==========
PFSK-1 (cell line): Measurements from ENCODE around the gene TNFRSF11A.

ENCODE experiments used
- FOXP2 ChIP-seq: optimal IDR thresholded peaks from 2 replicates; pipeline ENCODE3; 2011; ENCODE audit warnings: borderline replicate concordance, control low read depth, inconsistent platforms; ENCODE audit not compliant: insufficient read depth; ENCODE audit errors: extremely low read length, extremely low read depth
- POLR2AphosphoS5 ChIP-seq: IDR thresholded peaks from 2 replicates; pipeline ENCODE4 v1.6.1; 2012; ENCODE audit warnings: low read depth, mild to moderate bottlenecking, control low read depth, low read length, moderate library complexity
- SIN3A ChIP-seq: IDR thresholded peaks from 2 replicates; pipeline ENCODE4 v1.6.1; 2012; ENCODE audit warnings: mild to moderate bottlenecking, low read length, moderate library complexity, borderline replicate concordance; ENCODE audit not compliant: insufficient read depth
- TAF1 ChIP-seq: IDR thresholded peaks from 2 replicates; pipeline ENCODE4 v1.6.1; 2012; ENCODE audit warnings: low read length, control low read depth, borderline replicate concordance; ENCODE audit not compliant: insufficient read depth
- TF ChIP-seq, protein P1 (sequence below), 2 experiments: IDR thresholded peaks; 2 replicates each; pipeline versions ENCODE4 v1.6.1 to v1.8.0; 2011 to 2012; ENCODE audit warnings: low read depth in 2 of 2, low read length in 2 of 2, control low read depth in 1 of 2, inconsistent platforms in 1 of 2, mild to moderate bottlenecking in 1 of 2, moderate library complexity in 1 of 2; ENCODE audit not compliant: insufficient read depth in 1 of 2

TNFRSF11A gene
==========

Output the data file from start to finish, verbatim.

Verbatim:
PFSK-1 (cell line): Measurements from ENCODE around the gene TNFRSF11A.

ENCODE experiments used
- FOXP2 ChIP-seq: optimal IDR thresholded peaks from 2 replicates; pipeline ENCODE3; 2011; ENCODE audit warnings: borderline replicate concordance, control low read depth, inconsistent platforms; ENCODE audit not compliant: insufficient read depth; ENCODE audit errors: extremely low read length, extremely low read depth
- POLR2AphosphoS5 ChIP-seq: IDR thresholded peaks from 2 replicates; pipeline ENCODE4 v1.6.1; 2012; ENCODE audit warnings: low read depth, mild to moderate bottlenecking, control low read depth, low read length, moderate library complexity
- SIN3A ChIP-seq: IDR thresholded peaks from 2 replicates; pipeline ENCODE4 v1.6.1; 2012; ENCODE audit warnings: mild to moderate bottlenecking, low read length, moderate library complexity, borderline replicate concordance; ENCODE audit not compliant: insufficient read depth
- TAF1 ChIP-seq: IDR thresholded peaks from 2 replicates; pipeline ENCODE4 v1.6.1; 2012; ENCODE audit warnings: low read length, control low read depth, borderline replicate concordance; ENCODE audit not compliant: insufficient read depth
- TF ChIP-seq, protein P1 (sequence below), 2 experiments: IDR thresholded peaks; 2 replicates each; pipeline versions ENCODE4 v1.6.1 to v1.8.0; 2011 to 2012; ENCODE audit warnings: low read depth in 2 of 2, low read length in 2 of 2, control low read depth in 1 of 2, inconsistent platforms in 1 of 2, mild to moderate bottlenecking in 1 of 2, moderate library complexity in 1 of 2; ENCODE audit not compliant: insufficient read depth in 1 of 2

TNFRSF11A gene